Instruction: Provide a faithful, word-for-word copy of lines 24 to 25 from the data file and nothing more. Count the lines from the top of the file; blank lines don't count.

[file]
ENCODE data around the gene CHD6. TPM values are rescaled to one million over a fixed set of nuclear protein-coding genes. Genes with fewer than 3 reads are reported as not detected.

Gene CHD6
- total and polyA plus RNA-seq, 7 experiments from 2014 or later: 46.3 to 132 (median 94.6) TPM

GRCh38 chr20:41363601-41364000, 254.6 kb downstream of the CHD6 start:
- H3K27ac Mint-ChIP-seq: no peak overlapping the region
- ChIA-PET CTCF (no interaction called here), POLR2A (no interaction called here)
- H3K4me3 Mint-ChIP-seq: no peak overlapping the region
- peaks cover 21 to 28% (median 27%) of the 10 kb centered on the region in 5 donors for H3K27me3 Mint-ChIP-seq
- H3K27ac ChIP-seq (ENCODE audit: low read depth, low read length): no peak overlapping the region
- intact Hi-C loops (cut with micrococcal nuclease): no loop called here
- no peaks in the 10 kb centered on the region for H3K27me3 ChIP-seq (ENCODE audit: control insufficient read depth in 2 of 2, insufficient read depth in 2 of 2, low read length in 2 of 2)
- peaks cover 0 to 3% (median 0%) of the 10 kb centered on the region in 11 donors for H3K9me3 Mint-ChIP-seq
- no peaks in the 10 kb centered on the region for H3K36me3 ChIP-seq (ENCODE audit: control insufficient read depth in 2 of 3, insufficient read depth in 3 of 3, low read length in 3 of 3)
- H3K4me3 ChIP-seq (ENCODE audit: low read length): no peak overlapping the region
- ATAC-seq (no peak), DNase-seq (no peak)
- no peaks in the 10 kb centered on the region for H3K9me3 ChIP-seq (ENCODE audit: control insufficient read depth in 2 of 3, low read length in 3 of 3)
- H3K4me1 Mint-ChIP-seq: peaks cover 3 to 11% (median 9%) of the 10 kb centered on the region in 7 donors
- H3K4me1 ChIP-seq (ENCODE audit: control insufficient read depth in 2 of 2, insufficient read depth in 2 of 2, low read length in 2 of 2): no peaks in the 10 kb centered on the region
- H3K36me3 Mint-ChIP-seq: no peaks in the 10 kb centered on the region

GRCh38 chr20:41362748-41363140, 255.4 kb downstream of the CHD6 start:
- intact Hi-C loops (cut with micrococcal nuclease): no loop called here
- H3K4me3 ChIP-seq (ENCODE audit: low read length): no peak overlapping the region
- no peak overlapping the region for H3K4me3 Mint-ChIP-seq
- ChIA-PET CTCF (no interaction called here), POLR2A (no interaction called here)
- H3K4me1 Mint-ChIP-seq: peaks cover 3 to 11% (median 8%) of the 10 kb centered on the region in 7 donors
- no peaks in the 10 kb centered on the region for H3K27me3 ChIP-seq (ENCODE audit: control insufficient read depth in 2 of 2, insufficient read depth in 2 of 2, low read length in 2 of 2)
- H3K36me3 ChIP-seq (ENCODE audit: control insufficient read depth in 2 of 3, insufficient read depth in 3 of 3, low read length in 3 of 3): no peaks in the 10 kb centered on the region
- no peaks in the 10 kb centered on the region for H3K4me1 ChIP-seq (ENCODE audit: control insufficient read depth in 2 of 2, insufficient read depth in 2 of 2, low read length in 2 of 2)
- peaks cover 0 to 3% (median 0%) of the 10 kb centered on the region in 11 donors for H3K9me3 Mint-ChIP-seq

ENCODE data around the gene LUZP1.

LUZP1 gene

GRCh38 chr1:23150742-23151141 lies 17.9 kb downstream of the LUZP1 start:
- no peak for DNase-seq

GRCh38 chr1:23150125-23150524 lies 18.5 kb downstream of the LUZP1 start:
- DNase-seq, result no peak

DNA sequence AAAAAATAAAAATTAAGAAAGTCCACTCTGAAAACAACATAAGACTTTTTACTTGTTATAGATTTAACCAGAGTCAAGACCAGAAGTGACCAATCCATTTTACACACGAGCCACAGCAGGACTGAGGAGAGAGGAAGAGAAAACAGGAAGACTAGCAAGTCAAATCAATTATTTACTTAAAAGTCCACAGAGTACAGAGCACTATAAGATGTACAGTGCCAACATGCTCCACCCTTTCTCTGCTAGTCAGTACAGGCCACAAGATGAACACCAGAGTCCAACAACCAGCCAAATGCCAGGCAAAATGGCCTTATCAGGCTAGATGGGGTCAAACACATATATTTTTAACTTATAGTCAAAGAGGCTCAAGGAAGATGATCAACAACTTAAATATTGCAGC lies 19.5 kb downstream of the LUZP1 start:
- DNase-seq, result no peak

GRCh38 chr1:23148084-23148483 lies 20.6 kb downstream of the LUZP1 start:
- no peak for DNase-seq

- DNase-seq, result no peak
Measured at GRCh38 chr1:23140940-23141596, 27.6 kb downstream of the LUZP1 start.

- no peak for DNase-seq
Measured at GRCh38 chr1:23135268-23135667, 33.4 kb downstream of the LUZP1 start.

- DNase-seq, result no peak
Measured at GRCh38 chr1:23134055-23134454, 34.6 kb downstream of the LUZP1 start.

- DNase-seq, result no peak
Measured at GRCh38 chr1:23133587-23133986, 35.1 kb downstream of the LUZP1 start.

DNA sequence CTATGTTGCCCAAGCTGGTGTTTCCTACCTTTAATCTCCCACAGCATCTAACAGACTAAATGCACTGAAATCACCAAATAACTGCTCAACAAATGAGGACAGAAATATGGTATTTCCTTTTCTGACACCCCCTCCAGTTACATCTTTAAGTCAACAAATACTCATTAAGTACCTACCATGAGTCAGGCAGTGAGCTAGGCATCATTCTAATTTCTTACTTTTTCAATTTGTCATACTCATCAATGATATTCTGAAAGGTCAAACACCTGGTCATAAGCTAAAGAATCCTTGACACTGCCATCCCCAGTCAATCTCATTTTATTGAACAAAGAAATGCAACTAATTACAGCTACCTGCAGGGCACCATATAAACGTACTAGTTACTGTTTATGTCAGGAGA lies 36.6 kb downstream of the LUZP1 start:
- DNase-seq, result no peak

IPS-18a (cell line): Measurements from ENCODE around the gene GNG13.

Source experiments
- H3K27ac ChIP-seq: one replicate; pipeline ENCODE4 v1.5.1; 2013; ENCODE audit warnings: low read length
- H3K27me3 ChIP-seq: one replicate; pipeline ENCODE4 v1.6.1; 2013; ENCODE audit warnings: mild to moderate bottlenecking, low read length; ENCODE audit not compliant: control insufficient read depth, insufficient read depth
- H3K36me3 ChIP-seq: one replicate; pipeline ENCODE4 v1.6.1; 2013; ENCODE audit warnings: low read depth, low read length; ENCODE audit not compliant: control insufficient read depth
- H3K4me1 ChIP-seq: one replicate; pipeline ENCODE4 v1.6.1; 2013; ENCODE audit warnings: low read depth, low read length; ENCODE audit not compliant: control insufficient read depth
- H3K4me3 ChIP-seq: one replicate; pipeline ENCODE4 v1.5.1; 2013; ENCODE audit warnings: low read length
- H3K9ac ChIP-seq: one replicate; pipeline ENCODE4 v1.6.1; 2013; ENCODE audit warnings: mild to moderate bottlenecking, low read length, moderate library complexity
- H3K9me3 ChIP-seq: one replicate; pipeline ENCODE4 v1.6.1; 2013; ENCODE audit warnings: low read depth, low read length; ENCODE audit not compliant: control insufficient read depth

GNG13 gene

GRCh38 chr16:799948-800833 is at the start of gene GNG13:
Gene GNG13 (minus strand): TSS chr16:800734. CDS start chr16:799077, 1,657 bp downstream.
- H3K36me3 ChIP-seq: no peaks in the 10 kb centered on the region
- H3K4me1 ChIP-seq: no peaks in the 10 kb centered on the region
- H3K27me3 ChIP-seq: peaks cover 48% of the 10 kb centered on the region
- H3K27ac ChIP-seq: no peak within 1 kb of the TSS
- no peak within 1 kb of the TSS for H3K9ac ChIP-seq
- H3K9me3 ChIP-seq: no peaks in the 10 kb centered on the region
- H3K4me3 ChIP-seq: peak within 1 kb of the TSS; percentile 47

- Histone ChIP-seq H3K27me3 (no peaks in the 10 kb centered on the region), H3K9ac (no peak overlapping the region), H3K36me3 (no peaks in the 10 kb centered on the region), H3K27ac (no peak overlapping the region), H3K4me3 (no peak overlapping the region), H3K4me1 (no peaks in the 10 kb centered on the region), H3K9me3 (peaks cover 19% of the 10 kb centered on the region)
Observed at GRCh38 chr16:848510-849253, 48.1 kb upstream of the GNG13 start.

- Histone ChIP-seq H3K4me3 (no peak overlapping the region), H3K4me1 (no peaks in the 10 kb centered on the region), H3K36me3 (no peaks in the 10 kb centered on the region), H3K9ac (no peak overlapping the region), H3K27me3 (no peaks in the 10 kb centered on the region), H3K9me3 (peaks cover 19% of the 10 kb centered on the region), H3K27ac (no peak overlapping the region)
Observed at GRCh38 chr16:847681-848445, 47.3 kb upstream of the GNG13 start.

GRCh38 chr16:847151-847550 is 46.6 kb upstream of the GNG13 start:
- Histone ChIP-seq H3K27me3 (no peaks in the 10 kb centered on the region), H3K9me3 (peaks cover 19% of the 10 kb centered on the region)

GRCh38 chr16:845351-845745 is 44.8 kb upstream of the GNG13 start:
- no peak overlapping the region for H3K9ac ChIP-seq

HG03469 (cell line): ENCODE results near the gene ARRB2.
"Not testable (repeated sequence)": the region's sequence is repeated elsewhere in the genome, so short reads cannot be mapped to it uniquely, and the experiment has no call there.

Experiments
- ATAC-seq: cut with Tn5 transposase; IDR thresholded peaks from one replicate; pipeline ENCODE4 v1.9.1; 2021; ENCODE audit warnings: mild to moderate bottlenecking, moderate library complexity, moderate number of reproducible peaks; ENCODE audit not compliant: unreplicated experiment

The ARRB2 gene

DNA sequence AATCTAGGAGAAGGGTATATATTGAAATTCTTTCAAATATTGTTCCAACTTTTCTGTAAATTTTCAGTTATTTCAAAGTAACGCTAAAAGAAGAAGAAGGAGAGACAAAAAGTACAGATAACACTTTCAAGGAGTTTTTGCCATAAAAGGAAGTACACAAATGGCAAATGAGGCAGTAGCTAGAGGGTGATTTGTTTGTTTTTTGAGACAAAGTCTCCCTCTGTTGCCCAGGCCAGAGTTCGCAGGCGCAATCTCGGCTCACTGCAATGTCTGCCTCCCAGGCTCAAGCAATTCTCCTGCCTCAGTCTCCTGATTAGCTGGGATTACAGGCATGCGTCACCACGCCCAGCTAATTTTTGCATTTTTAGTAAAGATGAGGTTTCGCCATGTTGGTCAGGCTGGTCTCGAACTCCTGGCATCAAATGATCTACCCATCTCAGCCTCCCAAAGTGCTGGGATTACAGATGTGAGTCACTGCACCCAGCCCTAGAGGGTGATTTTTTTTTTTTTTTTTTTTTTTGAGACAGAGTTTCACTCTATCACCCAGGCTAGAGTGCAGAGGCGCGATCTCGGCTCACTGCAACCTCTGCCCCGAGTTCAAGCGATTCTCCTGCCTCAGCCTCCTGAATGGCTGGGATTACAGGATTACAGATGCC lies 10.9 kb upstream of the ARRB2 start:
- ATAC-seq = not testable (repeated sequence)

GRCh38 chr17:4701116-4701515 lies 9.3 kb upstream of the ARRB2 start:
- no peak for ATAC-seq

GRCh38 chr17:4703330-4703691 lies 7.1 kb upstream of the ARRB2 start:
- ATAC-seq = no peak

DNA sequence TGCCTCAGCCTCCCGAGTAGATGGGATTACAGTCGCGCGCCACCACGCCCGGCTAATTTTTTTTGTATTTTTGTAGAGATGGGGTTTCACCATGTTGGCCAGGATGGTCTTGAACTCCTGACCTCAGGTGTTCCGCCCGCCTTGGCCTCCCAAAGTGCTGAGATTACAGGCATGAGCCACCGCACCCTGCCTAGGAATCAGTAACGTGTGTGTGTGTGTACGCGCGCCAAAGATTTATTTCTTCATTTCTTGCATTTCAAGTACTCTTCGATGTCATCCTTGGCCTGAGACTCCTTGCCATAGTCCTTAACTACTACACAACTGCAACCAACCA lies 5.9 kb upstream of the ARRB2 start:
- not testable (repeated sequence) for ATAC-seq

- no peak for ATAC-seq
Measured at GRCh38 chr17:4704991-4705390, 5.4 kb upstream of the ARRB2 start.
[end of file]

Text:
- ChIA-PET CTCF (no interaction called here), POLR2A (no interaction called here)
- H3K4me1 Mint-ChIP-seq: peaks cover 3 to 11% (median 8%) of the 10 kb centered on the region in 7 donors